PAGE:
NCERT notes on important topics for the IAS aspirants. These notes will also be useful for other competitive exams like Bank PO, SSC, state civil services exams and so on. This article talks about Tropical Cyclones.
- Tropical cyclones are regarded as one of the most devastating natural calamities in the world.
- They originate and intensify over warm tropical oceans.
- These are ferocious storms that originate over oceans in tropical areas and move over to the coastal areas causing violent winds, very heavy rainfall, and storm outpourings.
Names of cyclone in different regions
- They are known as:
- Cyclones in the Indian Ocean
- Hurricanes in the Atlantic
- Typhoons in the Western Pacific and the South China Sea
- Willy-willies in Western Australia
Conditions for the formation of Tropical Cyclone
- The conditions which favour the formation and intensification of tropical cyclone storms are:
- Large sea surface with a temperature higher than 27° C
- Presence of the Coriolis force
- Small differences in the vertical wind speed
- A pre-existing weak- low-pressure area or low-level-cyclonic circulation
- Upper divergence above the sea level system
Formation of Cyclone
- The energy that strengthens the storm comes from the condensation process in the towering cumulonimbus clouds, surrounding the centre of the storm.
- With an uninterrupted supply of moisture from the sea, the storm is again strengthened.
- On reaching the terrestrial region the moisture supply is cut off and the storm dissipates.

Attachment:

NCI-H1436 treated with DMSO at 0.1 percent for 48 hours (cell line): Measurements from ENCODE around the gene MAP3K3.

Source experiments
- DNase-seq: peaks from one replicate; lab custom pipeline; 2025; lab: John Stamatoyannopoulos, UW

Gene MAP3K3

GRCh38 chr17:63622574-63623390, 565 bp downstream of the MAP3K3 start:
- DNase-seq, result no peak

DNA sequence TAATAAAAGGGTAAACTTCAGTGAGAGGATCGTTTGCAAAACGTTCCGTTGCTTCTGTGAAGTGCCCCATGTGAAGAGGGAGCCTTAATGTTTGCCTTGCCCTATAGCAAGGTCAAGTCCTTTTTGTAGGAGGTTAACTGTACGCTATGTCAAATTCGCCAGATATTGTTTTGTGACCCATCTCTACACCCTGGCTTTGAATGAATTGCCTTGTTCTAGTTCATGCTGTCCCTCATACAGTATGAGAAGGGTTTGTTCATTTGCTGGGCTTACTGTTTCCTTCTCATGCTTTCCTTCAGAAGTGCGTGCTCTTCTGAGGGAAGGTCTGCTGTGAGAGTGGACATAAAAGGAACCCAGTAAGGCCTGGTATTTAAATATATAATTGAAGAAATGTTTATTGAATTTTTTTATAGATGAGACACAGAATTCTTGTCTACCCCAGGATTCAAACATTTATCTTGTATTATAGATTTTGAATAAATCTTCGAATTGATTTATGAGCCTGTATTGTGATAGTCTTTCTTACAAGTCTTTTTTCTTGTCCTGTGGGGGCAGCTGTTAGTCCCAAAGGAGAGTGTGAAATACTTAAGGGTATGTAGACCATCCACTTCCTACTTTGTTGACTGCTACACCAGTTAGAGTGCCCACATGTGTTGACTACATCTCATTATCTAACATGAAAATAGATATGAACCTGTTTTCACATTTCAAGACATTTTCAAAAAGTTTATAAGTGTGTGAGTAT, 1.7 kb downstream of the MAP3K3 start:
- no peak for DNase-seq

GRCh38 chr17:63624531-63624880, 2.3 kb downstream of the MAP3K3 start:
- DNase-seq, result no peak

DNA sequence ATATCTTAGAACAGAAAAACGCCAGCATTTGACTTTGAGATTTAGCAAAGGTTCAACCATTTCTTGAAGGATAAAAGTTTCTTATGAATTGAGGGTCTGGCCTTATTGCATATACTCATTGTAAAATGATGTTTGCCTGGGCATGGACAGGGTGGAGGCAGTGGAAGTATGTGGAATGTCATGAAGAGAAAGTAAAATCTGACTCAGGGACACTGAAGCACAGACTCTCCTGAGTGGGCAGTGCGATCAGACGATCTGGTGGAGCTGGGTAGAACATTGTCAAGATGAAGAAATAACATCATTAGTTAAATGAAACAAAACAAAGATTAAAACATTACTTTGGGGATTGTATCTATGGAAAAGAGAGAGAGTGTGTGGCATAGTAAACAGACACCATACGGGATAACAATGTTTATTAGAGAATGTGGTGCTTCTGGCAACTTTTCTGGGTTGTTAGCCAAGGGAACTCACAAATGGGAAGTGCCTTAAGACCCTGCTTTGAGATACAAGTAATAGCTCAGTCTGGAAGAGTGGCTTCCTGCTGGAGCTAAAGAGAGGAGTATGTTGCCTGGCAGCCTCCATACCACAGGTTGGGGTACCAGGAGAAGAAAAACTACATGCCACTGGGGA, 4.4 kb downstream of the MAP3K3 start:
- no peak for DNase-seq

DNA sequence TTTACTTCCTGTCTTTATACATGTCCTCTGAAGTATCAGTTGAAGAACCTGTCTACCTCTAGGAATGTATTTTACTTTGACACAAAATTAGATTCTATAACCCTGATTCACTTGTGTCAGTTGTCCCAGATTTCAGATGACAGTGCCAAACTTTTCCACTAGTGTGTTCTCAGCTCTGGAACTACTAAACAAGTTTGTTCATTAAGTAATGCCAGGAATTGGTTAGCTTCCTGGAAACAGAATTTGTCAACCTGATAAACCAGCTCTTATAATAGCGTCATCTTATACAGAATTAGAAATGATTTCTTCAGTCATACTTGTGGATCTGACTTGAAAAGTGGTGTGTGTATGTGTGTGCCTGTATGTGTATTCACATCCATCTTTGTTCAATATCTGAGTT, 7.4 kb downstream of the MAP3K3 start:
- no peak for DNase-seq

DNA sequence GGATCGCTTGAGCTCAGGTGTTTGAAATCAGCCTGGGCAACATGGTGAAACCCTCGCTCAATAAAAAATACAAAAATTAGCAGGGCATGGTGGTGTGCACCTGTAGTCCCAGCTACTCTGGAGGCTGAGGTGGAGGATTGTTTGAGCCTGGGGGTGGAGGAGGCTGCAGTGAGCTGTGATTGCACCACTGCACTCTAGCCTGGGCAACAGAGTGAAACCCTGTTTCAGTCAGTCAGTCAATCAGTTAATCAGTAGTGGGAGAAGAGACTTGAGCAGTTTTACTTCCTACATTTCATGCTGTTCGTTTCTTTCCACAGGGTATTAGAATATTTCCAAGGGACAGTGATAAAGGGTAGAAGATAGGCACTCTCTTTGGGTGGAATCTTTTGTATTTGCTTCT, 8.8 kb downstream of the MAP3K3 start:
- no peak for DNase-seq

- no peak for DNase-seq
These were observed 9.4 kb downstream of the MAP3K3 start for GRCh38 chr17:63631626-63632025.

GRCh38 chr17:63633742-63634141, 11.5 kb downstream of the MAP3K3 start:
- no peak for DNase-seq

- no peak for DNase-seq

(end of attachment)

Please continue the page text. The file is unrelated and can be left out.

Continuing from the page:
- The place where a tropical cyclone cuts the coast is called the landfall of the cyclone.
- A landfall is frequently accompanied by sturdy winds, heavy rain and mounting sea waves that could threaten people and cause damage to properties.
- Cyclones which cross 20 degrees North latitude are more destructive.
- They cover a larger area and can originate over the land and sea whereas the tropical cyclones originate only over the seas and on reaching the land they dissipate.
Eye of Cyclone
- A mature tropical cyclone is characterised by the strong spirally circulating wind around the centre which is called the eye.
- The eye is an area with calm weather descending air.
- It is characterized by light winds and clear skies.
- Around the eye is the eyewall, where there is a strong spiralling rise of air to a greater height reaching the tropopause.
- The wind reaches maximum velocity in this region and torrential rain occurs here.
- From the eyewall, rain bands may radiate and trains of cumulus and cumulonimbus clouds may drift into the outer region.
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